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Publication numberUS3938370 A
Publication typeGrant
Application numberUS 05/444,107
Publication dateFeb 17, 1976
Filing dateFeb 20, 1974
Priority dateFeb 28, 1973
Also published asCA1001536A1
Publication number05444107, 444107, US 3938370 A, US 3938370A, US-A-3938370, US3938370 A, US3938370A
InventorsUlrich Kirsch, Wolfgang Buhler
Original AssigneeIntermedicat Gmbh
Export CitationBiBTeX, EndNote, RefMan
External Links: USPTO, USPTO Assignment, Espacenet
Device for measuring sedimentation rates
US 3938370 A
Abstract
A device for facilitating rapid and accurate determination or measurement of sedimentation rates of fluid suspensions, e.g. erythrocytes in blood plasma, includes a sedimentation tube having open upper and lower ends, a scale with a zero point adjacent the upper end of the tube, and means for selectively opening and closing the tube adjacent said upper end, said means having a surface portion extending across the tube when the tube is closed, which surface portion is located precisely at the zero point in the scale.
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Claims(9)
We claim:
1. A sedimentation tube for use in measuring the sedimentation rates of erythrocytes in blood plasma, said tube having open upper and lower ends, a scale with a zero point adjacent the upper end of the tube and extending therefrom along the tube for use in determining said sedimentation rate; and means for selectively opening and closing said tube adjacent said upper end, said means having a surface portion extending across the tube when the tube is closed, which surface portion is located precisely at said zero point on the scale whereby filling of said tube with a liquid to said surface portion precisely locates the zero point of the column of liquid while said means allows the interior of the tube to be opened to the atmosphere to permit escape of air bubbles which may form in the tube between the column of liquid and said means during filling.
2. Sedimentation tube as defined in claim 1 wherein said closing means is a stopper fitting into the upper end of the tube.
3. Sedimentation tube as defined in claim 1 wherein said closing means is a rotatable stopcock.
4. Sedimentation tube as defined in claim 1 wherein said closing means is a slide valve.
5. Sedimentation tube as defined in claim 1 wherein said closing means is provided with a supporting flange adapted to be positioned outside and around the tube at the zero point when the closing means is in the operative closing position.
6. Sedimentation tube as defined in claim 1 provided at the lower end with an insert having a considerably reduced diameter.
7. Sedimentation tube as defined in claim 1 having two scales with zero points adjacent the opposite ends thereof.
8. A sedimentation tube ad defined in claim 1 wherein said scale is formed on the tube.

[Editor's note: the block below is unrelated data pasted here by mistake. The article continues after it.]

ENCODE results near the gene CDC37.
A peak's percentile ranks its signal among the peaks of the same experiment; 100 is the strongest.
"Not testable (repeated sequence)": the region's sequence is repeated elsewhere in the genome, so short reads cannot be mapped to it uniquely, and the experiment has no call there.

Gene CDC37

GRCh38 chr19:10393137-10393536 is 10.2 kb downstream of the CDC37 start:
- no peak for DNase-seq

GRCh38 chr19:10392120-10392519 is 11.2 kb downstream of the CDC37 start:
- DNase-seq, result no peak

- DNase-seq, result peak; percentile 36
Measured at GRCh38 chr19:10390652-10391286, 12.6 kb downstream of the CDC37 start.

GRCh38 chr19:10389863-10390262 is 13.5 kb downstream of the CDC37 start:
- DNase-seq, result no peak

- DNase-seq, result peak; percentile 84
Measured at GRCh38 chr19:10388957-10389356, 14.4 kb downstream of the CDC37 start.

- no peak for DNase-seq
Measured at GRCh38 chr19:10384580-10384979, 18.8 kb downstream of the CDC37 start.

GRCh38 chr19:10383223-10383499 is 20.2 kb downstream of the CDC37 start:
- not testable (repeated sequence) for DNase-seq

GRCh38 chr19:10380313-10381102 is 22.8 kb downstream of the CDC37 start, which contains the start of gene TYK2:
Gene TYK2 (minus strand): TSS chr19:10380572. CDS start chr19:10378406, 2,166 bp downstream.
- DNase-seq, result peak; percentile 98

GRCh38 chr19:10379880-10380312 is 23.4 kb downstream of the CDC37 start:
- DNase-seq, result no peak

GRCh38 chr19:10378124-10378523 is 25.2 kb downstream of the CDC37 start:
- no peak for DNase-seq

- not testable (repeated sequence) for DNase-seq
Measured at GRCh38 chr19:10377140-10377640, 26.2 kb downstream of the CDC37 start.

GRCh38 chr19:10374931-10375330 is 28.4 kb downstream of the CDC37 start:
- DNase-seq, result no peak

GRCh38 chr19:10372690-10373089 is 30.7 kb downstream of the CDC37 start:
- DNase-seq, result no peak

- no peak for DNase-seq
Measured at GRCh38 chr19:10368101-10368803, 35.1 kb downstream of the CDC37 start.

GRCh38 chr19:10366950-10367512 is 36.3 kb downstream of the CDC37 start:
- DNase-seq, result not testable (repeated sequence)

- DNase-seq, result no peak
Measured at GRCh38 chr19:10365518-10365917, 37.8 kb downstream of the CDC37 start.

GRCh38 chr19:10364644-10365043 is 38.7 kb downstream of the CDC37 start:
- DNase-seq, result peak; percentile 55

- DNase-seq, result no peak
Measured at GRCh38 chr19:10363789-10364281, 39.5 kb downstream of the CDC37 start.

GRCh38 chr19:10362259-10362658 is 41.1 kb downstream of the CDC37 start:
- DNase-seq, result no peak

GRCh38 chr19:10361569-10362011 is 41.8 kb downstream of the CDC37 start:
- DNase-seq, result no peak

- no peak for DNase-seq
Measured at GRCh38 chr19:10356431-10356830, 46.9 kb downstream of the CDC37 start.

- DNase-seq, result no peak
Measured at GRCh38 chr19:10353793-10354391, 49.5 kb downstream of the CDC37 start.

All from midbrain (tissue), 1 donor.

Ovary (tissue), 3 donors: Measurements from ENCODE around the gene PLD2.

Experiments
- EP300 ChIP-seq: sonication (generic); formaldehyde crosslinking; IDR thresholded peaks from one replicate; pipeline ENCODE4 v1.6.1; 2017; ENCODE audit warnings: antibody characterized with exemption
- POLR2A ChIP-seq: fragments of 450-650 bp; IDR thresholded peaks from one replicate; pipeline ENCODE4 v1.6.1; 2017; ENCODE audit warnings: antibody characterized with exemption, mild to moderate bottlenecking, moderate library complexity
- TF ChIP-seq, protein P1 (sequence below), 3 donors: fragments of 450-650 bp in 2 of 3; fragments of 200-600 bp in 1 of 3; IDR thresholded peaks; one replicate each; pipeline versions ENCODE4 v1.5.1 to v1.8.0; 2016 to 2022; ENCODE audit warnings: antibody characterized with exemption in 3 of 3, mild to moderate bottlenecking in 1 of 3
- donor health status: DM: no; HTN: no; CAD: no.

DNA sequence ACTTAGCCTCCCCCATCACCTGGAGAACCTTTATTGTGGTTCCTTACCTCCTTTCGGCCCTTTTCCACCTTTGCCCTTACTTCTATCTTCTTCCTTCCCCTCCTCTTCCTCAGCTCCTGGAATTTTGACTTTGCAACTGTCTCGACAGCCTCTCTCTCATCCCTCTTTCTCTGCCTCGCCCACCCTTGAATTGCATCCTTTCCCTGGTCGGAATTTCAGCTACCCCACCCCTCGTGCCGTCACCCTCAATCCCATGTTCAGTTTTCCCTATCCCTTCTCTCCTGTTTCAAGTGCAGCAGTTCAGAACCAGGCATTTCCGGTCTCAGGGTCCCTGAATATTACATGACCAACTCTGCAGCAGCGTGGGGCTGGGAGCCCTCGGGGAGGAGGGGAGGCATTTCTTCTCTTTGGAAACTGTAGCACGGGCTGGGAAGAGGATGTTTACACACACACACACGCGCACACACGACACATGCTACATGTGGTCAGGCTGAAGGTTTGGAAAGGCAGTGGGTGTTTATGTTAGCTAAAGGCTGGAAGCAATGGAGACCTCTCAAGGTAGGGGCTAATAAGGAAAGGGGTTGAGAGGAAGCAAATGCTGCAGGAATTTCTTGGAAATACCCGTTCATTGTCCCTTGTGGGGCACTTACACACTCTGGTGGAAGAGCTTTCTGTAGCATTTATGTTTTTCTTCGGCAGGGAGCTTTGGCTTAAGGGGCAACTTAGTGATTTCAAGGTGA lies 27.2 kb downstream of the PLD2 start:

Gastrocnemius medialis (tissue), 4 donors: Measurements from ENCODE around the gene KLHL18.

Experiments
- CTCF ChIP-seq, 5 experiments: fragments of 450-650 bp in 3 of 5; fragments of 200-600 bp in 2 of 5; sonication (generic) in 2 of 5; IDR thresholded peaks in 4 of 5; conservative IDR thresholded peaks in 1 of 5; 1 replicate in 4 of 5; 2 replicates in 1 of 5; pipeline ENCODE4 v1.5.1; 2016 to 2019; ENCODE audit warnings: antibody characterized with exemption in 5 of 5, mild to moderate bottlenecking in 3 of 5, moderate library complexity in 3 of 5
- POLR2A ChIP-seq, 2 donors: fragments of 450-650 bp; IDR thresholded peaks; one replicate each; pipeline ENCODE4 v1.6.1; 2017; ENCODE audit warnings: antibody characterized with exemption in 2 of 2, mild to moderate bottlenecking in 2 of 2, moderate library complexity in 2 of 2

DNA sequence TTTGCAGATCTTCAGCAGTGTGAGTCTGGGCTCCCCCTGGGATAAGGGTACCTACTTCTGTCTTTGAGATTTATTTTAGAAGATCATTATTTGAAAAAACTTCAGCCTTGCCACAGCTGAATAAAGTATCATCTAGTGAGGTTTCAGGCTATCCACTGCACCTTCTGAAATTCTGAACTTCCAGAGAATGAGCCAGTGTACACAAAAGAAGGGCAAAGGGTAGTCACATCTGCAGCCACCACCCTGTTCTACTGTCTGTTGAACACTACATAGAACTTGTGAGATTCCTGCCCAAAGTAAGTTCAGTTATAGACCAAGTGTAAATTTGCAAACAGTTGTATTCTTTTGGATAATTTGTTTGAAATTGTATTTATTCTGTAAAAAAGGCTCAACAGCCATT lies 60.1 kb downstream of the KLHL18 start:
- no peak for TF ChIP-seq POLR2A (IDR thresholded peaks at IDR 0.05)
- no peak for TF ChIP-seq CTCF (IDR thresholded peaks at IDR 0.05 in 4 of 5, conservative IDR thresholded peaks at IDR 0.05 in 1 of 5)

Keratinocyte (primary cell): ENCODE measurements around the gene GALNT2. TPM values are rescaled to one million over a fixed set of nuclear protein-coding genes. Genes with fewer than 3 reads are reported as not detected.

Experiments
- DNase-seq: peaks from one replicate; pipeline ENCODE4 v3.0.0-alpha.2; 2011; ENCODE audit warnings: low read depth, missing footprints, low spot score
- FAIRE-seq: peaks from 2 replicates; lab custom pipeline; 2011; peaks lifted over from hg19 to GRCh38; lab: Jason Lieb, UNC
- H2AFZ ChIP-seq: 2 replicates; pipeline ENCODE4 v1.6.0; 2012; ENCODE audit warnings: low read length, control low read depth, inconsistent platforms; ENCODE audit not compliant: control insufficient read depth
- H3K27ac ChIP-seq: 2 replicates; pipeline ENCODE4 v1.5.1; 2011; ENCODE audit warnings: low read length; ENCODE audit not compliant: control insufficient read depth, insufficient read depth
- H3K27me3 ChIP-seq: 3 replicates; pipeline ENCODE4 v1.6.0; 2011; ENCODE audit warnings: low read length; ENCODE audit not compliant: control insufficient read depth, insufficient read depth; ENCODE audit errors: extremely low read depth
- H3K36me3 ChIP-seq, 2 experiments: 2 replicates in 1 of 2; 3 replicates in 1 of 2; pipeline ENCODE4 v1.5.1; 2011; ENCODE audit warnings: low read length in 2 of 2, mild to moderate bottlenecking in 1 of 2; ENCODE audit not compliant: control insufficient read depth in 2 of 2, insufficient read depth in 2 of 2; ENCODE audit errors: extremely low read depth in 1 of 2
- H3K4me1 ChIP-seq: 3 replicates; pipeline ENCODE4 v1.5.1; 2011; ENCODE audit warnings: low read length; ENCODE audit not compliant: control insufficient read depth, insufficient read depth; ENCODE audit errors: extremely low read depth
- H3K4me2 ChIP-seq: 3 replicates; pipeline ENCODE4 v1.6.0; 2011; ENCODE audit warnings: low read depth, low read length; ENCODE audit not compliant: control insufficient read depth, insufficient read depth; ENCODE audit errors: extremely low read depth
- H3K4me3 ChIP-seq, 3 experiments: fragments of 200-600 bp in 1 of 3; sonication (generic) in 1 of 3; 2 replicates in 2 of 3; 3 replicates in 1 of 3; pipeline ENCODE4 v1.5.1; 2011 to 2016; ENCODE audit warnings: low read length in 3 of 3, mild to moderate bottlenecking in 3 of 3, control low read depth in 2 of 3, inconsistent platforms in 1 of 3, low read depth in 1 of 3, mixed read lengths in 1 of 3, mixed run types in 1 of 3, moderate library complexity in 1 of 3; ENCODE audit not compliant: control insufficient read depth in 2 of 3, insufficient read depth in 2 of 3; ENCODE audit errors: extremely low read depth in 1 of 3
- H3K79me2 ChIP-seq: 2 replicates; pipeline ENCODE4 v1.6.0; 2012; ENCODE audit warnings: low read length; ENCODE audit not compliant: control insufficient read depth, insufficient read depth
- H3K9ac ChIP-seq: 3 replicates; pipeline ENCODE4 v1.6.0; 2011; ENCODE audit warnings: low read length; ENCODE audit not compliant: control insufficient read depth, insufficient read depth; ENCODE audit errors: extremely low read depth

9. A sedimentation tube as defined in claim 6 wherein said insert has a central base formed therein including a first bore portion of predetermined uniform reduced diameter and a second bore portion on the extreme end thereof having a generally conical configuration for receiving the end of a syringe for filling the tube with blood through said insert.
Description

Determinations of blood-sedimentation rates are generally effected by the method of Westergren, wherein blood is injected or drawn into a transparent, graduated tube about 200 mm in length and having an open upper end. Generally, the sedimentation of the erythrocytes at the upper phase boundary can be checked after 1 and 2 hours. One disadvantage of this method is that the filling of the tube must be effected carefully so that the upper end of the blood column is precisely coincident with the zero mark of the graduation. This requires a certain skill and practice, especially when use is made of syringes of synthetic material and it is therefore difficult to avoid jerky movement of the pistons. Another disadvantage resides in the fact that small air bubbles gather at the upper end of the blood column only gradually and sometimes occupy several millimeters of the column. This makes an exact reading very difficult. For these reasons, blood sedimentation readings in the lower ranges are generally considered unreliable and only readings in the higher ranges are accepted as a diagnostic criteria.

In accordance with the present invention, a device is provided for adjusting the zero point quickly and exactly and, moreover, for eliminating completely the reading error caused by air bubbles.

The device of the invention is illustrated by way of example in the accompanying drawing, in which:

FIGS. 1, 2 and 3 illustrate three embodiments of closure means for rapidly and precisely fixing a zero point from which measurement can be effected; and

FIG. 4 illustrates a preferred embodiment of structure of the lower end of the device which may be used in conjunction with any of the closure means illustrated in FIGS. 1 to 3.